Scientists reveal how air pollution can cause lung cancer in people who have never smoked

Cancer Research UK-funded scientists at the Francis Crick Institute and UCL have revealed how air pollution can cause lung cancer in people who have never smoked.

Will and Emilia discuss the link between air pollution and lung cancer

Led by Professor Charles Swanton, the research found that exposure to particulate matter (PM2.5) in the air promotes the growth of cells in the lungs which carry cancer-causing mutations.

Examining data from over 400,000 people, the scientists also found higher rates of other types of cancer in areas with high levels of PM2.5. They speculate that air pollution could promote the growth of cells carrying cancer-causing mutations elsewhere in the body. 

The research was presented by Professor Swanton at the ESMO Congress today (10 September). The research is part of the TRACERx Lung Study, a £14 million programme funded by Cancer Research UK to understand how lung cancer starts and evolves over time, in the hope of finding new treatments for the disease.  

Although smoking remains the biggest risk factor for lung cancer, outdoor air pollution causes roughly 1 in 10 cases of lung cancer in the UK. An estimated 6,000 people who have never smoked die of lung cancer every year in the UK, some of which may be due to air pollution exposure. Globally, around 300,000 lung cancer deaths in 2019 were attributed to exposure to PM2.5.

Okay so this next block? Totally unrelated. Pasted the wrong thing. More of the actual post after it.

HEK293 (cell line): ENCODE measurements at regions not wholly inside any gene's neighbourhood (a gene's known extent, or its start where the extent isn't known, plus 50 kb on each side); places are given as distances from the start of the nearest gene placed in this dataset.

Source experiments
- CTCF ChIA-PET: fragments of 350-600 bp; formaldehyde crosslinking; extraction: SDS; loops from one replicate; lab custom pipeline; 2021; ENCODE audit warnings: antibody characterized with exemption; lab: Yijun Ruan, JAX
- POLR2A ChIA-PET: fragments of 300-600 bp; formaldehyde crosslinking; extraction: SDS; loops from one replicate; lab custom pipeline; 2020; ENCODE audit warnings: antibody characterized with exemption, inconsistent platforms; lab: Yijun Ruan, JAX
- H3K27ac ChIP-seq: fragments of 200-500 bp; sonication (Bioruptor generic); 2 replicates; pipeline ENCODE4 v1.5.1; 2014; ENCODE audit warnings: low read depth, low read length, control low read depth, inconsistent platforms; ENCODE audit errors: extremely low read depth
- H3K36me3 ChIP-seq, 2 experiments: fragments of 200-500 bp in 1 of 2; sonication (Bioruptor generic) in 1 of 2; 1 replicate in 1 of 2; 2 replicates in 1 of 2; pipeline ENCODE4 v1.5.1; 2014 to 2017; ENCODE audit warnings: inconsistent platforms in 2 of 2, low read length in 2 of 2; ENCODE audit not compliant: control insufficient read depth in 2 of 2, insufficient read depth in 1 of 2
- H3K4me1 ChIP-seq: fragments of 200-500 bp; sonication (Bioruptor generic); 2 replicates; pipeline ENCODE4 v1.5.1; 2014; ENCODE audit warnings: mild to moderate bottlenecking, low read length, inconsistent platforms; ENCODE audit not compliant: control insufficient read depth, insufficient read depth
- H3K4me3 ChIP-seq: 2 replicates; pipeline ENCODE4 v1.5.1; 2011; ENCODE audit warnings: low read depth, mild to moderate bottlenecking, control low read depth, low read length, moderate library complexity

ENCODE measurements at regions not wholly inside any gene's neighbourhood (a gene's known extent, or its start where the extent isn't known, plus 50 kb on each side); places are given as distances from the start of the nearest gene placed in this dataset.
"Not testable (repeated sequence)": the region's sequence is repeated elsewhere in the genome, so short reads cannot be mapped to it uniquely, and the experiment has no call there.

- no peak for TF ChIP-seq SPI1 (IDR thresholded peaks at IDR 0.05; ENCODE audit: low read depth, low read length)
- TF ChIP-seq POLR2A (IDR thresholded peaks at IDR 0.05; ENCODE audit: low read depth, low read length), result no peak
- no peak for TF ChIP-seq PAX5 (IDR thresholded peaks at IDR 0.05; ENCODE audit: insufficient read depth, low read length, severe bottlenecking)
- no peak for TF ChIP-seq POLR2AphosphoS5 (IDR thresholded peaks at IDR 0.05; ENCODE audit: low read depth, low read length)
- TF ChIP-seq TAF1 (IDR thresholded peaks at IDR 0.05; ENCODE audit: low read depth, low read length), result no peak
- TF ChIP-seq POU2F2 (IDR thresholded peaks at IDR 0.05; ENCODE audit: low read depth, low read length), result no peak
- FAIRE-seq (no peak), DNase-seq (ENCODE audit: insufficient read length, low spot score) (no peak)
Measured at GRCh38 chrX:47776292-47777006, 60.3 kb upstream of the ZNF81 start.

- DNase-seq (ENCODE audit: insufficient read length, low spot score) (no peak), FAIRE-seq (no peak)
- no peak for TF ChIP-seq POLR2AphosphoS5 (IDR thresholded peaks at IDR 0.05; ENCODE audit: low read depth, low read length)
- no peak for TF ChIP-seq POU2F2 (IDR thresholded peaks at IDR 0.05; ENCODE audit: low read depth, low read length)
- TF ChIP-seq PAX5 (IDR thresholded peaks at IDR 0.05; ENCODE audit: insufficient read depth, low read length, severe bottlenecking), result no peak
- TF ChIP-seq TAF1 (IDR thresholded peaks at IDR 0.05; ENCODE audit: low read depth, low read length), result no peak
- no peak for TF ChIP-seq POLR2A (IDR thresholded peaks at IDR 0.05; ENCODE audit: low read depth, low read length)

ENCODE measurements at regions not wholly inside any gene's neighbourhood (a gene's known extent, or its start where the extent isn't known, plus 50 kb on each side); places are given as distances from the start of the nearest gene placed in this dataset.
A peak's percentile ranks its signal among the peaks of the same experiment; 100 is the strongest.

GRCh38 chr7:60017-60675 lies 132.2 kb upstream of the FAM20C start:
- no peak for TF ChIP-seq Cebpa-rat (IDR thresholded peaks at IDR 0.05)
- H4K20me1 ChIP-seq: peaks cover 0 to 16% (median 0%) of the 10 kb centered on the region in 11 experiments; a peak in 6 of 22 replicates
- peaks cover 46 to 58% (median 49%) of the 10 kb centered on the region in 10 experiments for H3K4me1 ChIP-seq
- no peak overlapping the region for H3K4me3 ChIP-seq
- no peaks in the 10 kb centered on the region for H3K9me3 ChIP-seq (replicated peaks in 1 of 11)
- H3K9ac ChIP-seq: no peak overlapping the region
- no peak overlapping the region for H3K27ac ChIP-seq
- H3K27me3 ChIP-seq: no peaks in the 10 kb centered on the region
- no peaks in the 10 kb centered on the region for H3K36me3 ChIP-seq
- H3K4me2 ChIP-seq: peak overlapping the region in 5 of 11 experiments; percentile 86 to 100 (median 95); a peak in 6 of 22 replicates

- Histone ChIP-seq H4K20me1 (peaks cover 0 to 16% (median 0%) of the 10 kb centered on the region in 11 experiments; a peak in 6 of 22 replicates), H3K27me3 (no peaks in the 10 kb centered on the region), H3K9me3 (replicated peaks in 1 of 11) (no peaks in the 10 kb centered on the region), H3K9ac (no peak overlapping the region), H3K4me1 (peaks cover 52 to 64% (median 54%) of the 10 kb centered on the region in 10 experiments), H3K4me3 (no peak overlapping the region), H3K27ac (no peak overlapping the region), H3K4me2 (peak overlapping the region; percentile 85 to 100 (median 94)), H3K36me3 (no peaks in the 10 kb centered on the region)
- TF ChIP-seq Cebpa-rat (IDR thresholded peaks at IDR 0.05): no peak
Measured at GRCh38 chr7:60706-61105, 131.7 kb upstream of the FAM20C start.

Charlie Swanton quote

Lead investigator for the TRACERx Lung study at the Francis Crick Institute and UCL and Cancer Research UK Chief Clinician, Professor Charles Swanton, said:

Our study has fundamentally changed how we view lung cancer in people who have never smoked.

“Cells with cancer-causing mutations accumulate naturally as we age, but they are normally inactive. We’ve demonstrated that air pollution wakes these cells up in the lungs, encouraging them to grow and potentially form tumours.

“The mechanism we’ve identified could ultimately help us to find better ways to prevent and treat lung cancer in never smokers. If we can stop cells from growing in response to air pollution, we can reduce the risk of lung cancer.”  

Charles Swanton

Article section two